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if you have benefited from your experiences in life, take a quick look at our history of experiences and imagine how much it might benefit you! Experience is not always the best teacher - sometimes the experience of others is.

300 BC            Zeno of Citium establishes the Stoic School in Athens.

 

262 BC           Cleanthes succeeds Zeno as Scholarch of the Stoic School.

 

240 BC            Aratus, a Stoic acquaintance of Zeno, writes his famous poem Phaenomena. The line, “For we are indeed his offspring,” becomes the most famous expression of the Stoic doctrine of the universal brotherhood of mankind.

 

232 BC            Chrysippus succeeds Cleanthes as Scholarch.

 

206 BC            Zeno of Tarsus succeeds Chrysippus as Scholarch.

 

180 BC            Diogenes of Babylon succeeds Zeno of Tarsus as Scholarch.

 

152 BC            The Stoic Crates of Mallus constructs the earliest known globe of the Earth

 

150 BC            Antipater of Tarsus succeeds Diogenes of Babylon as Scholarch.

 

129 BC            Panaetius of Rhodes succeeds Antipater of Tarsus as Scholarch.

 

109 BC            Mnesarchus of Athens succeeds Panaetius of Rhodes as Scholarch.

 

88 BC              Posidionius of Rhodes succeeds Mnesarchus of Athens as Scholarch.

 

87 BC              Roman Dictator Sulla destroys the Stoic School in Athens. Posidonius barely escapes the School with the sacred Founding Documents.

 

51 BC              Antipater of Tyre succeeds Polisionius of Rhodes as the tenth Scholarch.

 

49-45 BC        The Great Roman Civil War. Julius Caesar overthrows the Roman Republic. The Stoic and patron of the Stoic School, Cato the Younger, is declared by the Stoic School Triumphant for completing his life without participating in tyranny. The Stoic School gives him the Cognomen “Cato Uticensis,” the Glory of “Hero,” and the Perpetuus of “Triumph.” This is still memorialized every April 12 with incense, reading of Phaedo, the rituals, and an Agape meal.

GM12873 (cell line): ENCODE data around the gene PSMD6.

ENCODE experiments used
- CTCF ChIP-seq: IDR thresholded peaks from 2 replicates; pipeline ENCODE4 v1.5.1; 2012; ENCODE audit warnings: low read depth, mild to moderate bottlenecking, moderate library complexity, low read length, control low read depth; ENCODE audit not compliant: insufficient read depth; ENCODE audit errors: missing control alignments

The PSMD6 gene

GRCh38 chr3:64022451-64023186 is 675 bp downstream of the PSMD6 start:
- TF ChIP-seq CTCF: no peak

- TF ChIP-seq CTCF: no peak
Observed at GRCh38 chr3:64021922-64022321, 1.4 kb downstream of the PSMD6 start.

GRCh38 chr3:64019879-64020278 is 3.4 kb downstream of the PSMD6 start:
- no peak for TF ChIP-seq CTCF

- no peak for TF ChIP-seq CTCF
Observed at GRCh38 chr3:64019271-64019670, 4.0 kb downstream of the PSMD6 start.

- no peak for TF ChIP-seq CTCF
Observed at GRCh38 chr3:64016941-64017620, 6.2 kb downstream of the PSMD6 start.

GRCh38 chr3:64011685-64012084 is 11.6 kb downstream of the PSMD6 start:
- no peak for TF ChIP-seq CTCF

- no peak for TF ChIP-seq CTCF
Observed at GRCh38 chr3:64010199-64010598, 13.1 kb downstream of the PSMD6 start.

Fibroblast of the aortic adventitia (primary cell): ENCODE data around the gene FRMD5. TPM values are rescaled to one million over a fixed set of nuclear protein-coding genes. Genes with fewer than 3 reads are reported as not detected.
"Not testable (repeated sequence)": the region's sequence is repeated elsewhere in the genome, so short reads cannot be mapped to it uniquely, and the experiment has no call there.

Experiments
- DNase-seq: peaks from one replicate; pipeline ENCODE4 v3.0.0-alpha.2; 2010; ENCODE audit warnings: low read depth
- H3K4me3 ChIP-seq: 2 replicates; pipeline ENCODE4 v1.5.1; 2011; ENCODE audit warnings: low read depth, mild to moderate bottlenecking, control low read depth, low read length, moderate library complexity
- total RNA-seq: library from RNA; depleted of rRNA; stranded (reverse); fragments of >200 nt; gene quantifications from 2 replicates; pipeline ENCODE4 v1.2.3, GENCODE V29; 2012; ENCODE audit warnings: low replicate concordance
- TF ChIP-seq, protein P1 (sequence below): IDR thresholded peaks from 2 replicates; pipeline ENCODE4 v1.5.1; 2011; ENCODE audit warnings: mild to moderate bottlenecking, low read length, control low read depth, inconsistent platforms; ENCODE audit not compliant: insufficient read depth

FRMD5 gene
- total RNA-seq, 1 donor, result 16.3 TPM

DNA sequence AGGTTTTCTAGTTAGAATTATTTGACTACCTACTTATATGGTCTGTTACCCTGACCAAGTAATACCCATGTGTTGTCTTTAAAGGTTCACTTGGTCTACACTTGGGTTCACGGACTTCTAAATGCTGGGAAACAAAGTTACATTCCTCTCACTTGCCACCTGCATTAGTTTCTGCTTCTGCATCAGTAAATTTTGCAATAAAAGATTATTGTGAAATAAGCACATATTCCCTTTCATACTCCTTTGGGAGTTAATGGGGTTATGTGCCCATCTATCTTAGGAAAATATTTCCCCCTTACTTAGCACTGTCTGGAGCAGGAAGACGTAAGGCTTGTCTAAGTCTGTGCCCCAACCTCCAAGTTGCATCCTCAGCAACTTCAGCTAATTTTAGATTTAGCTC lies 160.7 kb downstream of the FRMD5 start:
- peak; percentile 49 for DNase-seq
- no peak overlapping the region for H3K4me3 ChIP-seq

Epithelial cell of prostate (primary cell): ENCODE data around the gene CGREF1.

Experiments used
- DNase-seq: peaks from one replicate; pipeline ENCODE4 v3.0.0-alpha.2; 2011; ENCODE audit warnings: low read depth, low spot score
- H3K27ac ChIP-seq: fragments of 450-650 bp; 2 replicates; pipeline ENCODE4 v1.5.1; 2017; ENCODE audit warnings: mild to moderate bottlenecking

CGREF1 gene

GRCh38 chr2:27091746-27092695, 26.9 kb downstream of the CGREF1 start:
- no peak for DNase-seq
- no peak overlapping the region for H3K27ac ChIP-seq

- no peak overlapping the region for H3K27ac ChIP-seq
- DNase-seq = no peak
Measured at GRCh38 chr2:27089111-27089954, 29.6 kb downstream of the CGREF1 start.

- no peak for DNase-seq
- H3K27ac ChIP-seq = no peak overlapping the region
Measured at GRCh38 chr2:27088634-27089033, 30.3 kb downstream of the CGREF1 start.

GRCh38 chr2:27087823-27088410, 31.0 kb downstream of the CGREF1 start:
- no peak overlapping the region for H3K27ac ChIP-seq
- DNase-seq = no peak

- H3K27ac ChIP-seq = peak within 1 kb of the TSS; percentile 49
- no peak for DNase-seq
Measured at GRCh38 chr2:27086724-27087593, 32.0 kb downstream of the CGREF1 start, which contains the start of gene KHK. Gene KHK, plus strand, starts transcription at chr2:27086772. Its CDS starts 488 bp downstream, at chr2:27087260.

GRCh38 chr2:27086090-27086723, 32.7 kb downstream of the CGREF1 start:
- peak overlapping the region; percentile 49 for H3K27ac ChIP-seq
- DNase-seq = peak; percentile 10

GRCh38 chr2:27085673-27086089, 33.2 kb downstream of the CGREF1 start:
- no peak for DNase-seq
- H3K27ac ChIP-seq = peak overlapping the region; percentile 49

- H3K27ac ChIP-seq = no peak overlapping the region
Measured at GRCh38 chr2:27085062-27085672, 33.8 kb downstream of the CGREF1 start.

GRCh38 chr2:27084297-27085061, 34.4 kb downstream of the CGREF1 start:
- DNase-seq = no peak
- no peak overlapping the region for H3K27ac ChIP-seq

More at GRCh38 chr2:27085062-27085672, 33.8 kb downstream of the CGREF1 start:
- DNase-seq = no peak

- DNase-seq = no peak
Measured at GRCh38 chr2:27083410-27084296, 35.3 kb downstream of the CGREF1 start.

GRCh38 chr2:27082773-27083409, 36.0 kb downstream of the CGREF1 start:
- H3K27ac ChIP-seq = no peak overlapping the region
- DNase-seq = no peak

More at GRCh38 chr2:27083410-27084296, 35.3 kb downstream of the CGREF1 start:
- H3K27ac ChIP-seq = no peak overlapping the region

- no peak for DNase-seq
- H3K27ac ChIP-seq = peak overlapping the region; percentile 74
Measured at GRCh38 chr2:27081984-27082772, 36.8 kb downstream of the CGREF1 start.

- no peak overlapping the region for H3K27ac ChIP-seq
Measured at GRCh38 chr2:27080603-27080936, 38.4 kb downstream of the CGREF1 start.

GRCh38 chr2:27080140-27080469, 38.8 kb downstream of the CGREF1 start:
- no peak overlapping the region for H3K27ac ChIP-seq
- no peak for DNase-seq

46 BC              Quintus Sextius succeeds Antipater of Tyre as the eleventh Scholarch. He emphasizes knowing well other philosophies and religions and understanding their similarities. This is particularly true in regard to Pythagoreanism. Sextius gave the Stoic School an example of Stoic Apathy under political tyranny. He gave the school the sacrament of Mediversity (post-meditation and pre-meditation of adversity at the close of a day).

 

10 BC              Sextius Niger succeeds Quintus Sextius as the twelfth Scholarch.

 

AD 45             Musonius Rufus assumes the office of Scholarch.

 

AD 50             Paul of Tarsus, a Stoic convert to Christianity, gives a lecture to the students of the Stoic School in Athens and Seneca the Younger is in attendance. Paul of Tarsus quotes from Phaenomena, by Stoic poet Arastus, to explain that Christians also believe in the universal brotherhood of man just as the Stoics always have.

 

AD 61             Theophilus assumes the fourteenth Scholarchate.

 

AD 65             Nero orders Seneca the Younger to commit suicide and orders the execution of Paul of Tarsus and Peter. The three die on June 27, a Sunday, which the Christians called the Lord's Day and Stoics called the Sun's day.

 

AD 87             Epictetus assumes the fifteenth Scholarchate.

 

AD 135           Hierocles assumes the sixteenth Scholarchate.

 

AD 154           Sextus of Chaerona assumes the seventeenth Scholarchate.

 

AD 180           The Stoic, Marcus Aurelius, dies. He is the last of five “Philosopher Kings.”

 

AD 264           The twenty-forth Scholarch assumes office.

 

AD 276           Zoroastrians destroy the Stoic School in the Sassinid Empire and end the religious debates between the Stoics, the Christians, and the Manichaeists. Mani is executed as are several Stoic ministers and Christian priests.

 

AD 311           In China, Empress Jia slaughters all 23 members of a Stoic community along with their Pontif Sextus Cicero.

 

AD 313           Lactantius writes De ira Dei (On the Anger of God), a religious discussion of Stoic apatheia.

 

AD 363           Julian the Apostate gives finances to perpetuate the Stoic School and allows marriage between Stoics and Christians.

 

AD 367           Julian the Apostate is killed fighting the Sassinid Empire. Christian zealots persecute the Stoic School with great efficiency.